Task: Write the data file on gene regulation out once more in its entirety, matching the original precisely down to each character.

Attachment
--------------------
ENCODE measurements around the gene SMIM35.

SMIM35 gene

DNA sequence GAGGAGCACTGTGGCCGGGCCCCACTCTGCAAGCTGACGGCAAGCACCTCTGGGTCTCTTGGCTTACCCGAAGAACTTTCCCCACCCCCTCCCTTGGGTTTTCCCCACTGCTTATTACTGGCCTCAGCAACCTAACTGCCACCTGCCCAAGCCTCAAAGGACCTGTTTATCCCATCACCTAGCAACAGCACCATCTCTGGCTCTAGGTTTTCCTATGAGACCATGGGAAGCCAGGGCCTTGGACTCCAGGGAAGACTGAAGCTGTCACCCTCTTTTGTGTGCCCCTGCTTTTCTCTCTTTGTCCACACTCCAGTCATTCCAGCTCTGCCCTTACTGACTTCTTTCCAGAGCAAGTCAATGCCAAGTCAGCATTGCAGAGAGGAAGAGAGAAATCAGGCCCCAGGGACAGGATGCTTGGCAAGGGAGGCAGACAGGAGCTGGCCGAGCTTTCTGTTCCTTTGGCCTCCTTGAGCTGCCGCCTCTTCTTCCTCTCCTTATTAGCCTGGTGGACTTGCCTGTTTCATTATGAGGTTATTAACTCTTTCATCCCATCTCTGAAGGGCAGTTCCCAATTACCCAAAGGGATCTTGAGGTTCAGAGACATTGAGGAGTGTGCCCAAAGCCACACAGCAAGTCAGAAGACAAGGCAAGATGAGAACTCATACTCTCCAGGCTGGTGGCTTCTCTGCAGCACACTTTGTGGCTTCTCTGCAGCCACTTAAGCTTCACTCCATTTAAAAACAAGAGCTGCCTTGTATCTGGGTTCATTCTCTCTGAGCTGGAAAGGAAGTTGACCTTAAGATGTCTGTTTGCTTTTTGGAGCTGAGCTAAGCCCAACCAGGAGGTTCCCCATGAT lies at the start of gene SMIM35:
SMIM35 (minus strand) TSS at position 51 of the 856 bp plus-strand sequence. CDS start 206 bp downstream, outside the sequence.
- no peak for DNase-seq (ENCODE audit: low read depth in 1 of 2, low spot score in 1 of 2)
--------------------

ENCODE measurements around the gene SMIM35.

SMIM35 gene

DNA sequence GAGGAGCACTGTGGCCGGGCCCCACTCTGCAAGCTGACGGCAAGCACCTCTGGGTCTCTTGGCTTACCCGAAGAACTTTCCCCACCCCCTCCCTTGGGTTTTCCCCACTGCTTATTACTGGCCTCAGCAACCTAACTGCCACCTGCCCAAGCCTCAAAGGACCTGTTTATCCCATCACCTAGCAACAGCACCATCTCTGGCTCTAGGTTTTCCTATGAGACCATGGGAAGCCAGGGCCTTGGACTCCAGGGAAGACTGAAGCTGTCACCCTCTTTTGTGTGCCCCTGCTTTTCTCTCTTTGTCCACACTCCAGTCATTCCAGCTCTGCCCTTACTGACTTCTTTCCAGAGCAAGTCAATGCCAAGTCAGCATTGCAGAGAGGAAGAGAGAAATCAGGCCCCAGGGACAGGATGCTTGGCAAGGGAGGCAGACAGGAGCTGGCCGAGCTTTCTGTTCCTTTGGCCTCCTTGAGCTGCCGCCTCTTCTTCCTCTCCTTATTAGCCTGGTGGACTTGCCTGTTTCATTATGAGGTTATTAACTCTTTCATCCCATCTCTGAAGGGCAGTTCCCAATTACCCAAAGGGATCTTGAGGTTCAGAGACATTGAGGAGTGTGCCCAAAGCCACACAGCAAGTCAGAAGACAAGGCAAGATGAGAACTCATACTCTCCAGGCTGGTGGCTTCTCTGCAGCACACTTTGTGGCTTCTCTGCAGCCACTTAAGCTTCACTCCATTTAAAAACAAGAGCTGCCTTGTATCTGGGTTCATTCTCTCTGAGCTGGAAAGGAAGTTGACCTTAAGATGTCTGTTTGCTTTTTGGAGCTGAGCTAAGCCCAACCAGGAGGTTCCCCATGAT lies at the start of gene SMIM35:
SMIM35 (minus strand) TSS at position 51 of the 856 bp plus-strand sequence. CDS start 206 bp downstream, outside the sequence.
- no peak for DNase-seq (ENCODE audit: low read depth in 1 of 2, low spot score in 1 of 2)